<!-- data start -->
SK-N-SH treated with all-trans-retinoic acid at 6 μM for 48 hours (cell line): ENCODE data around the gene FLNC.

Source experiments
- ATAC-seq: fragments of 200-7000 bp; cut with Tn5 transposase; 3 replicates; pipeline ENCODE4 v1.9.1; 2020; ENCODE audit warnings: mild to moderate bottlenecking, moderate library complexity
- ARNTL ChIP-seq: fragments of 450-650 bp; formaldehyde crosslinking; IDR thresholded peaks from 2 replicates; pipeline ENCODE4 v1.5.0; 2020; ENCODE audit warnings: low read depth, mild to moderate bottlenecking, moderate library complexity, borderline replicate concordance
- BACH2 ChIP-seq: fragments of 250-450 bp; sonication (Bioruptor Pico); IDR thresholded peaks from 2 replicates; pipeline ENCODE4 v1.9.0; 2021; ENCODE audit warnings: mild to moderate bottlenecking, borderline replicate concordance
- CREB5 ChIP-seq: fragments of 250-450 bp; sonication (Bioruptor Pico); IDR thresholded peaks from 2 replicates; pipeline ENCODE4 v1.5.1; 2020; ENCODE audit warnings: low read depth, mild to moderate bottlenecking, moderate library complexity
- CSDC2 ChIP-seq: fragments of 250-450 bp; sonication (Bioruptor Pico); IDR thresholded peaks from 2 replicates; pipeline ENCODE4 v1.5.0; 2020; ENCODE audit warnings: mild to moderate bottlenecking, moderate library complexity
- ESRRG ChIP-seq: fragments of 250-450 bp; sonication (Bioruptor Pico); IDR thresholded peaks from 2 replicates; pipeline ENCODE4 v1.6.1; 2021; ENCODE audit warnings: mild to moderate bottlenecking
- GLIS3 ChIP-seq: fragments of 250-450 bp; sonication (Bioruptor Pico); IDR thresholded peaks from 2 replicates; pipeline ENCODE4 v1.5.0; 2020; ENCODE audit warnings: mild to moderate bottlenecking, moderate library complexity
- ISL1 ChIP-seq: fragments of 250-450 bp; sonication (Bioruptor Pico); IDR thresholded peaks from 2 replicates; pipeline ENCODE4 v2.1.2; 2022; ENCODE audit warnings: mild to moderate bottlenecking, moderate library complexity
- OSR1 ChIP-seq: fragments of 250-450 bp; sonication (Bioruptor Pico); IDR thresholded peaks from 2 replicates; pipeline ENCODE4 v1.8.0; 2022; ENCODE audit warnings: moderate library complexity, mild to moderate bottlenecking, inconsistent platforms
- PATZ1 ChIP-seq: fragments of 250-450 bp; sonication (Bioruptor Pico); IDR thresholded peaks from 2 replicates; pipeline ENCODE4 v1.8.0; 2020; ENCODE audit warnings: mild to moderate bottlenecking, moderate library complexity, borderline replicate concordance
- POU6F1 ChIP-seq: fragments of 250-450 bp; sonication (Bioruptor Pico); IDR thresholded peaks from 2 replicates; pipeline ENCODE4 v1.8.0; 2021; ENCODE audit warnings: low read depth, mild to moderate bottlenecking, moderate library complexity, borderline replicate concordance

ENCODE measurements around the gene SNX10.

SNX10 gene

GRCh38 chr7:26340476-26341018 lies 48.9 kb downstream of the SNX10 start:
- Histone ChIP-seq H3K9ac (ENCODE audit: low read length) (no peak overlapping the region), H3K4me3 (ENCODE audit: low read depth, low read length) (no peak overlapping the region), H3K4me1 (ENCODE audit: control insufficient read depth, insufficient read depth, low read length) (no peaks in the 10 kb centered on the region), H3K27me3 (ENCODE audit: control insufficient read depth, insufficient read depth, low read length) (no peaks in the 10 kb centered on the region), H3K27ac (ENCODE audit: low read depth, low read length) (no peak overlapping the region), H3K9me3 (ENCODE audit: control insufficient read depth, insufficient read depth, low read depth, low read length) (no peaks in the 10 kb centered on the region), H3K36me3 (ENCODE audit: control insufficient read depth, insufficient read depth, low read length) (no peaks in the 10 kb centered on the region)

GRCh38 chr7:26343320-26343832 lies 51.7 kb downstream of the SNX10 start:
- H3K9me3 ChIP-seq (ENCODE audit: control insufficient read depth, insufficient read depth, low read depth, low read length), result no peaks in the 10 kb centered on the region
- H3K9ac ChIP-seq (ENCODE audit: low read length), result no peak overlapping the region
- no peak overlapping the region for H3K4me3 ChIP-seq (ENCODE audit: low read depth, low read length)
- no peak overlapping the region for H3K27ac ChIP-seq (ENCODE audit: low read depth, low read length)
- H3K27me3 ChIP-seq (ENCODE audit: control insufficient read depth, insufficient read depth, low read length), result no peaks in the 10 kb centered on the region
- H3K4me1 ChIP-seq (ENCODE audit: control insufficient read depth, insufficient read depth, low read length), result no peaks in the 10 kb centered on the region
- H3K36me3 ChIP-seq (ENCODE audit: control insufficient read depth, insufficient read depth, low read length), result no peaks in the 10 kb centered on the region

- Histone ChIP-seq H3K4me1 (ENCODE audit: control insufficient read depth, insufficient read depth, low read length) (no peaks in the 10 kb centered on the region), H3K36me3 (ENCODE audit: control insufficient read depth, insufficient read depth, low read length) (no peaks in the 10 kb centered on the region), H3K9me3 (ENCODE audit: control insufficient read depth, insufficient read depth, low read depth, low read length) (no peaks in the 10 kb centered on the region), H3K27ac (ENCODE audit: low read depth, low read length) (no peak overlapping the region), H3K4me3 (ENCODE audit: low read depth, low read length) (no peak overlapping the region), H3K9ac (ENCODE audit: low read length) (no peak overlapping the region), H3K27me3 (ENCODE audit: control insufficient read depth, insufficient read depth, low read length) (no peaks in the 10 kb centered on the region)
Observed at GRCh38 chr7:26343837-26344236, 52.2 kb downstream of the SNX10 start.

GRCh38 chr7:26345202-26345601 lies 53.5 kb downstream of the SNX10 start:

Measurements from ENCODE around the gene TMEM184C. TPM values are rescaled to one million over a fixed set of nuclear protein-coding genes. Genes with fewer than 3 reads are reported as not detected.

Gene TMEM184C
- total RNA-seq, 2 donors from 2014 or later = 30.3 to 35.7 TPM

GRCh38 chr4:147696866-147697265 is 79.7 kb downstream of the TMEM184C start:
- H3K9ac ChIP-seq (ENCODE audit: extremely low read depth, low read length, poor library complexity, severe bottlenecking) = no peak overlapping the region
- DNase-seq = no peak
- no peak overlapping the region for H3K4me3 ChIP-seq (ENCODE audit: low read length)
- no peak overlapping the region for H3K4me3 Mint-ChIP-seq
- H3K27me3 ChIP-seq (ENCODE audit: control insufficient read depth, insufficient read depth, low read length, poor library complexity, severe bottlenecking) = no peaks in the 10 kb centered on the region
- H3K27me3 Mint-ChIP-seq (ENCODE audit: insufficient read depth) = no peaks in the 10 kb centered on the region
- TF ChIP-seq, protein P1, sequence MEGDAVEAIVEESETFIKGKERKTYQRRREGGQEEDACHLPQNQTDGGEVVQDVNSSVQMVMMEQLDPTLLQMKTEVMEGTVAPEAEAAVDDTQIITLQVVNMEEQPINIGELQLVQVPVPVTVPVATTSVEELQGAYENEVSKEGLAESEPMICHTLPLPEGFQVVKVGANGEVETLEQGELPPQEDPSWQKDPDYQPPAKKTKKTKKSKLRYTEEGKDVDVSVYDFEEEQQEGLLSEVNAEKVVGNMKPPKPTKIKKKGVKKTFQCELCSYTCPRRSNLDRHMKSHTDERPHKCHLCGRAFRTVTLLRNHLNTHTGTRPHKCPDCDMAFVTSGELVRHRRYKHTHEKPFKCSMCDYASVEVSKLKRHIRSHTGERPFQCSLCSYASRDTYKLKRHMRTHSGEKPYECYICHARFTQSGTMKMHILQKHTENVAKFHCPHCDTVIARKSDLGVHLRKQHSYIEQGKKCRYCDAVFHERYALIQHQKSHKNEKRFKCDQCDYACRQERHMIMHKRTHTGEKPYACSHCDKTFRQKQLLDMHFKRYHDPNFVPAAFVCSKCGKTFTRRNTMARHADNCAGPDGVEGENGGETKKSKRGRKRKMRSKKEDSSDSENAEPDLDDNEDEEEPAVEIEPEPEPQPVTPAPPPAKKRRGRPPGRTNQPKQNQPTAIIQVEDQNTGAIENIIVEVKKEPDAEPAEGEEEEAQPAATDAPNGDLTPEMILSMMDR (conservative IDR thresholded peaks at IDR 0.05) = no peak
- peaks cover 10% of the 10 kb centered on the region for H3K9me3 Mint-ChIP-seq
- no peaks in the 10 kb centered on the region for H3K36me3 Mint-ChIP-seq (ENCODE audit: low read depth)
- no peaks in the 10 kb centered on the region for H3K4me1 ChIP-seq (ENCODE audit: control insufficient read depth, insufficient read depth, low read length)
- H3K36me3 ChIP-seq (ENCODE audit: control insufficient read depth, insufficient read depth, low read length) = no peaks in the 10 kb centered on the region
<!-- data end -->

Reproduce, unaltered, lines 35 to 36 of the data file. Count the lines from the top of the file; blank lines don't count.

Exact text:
- no peak overlapping the region for H3K4me3 ChIP-seq (ENCODE audit: low read length)
- no peak overlapping the region for H3K4me3 Mint-ChIP-seq